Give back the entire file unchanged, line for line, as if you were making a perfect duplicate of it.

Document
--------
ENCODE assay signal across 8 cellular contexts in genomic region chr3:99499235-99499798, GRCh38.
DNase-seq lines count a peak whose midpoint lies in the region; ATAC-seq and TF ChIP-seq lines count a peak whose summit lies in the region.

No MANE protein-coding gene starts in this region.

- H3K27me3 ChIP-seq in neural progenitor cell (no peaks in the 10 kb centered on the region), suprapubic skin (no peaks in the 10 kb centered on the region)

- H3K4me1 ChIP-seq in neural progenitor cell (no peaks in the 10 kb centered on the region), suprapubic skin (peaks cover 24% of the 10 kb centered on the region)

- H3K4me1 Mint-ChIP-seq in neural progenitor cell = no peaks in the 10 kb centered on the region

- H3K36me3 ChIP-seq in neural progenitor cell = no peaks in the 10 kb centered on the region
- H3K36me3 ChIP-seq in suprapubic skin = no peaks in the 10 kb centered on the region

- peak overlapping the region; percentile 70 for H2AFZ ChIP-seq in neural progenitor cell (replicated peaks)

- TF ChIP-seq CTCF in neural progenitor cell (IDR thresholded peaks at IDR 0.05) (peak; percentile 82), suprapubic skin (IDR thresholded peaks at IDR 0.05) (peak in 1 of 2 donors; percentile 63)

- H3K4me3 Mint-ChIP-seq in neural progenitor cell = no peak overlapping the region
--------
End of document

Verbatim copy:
ENCODE assay signal across 8 cellular contexts in genomic region chr3:99499235-99499798, GRCh38.
DNase-seq lines count a peak whose midpoint lies in the region; ATAC-seq and TF ChIP-seq lines count a peak whose summit lies in the region.

No MANE protein-coding gene starts in this region.

- H3K27me3 ChIP-seq in neural progenitor cell (no peaks in the 10 kb centered on the region), suprapubic skin (no peaks in the 10 kb centered on the region)

- H3K4me1 ChIP-seq in neural progenitor cell (no peaks in the 10 kb centered on the region), suprapubic skin (peaks cover 24% of the 10 kb centered on the region)

- H3K4me1 Mint-ChIP-seq in neural progenitor cell = no peaks in the 10 kb centered on the region

- H3K36me3 ChIP-seq in neural progenitor cell = no peaks in the 10 kb centered on the region
- H3K36me3 ChIP-seq in suprapubic skin = no peaks in the 10 kb centered on the region

- peak overlapping the region; percentile 70 for H2AFZ ChIP-seq in neural progenitor cell (replicated peaks)

- TF ChIP-seq CTCF in neural progenitor cell (IDR thresholded peaks at IDR 0.05) (peak; percentile 82), suprapubic skin (IDR thresholded peaks at IDR 0.05) (peak in 1 of 2 donors; percentile 63)

- H3K4me3 Mint-ChIP-seq in neural progenitor cell = no peak overlapping the region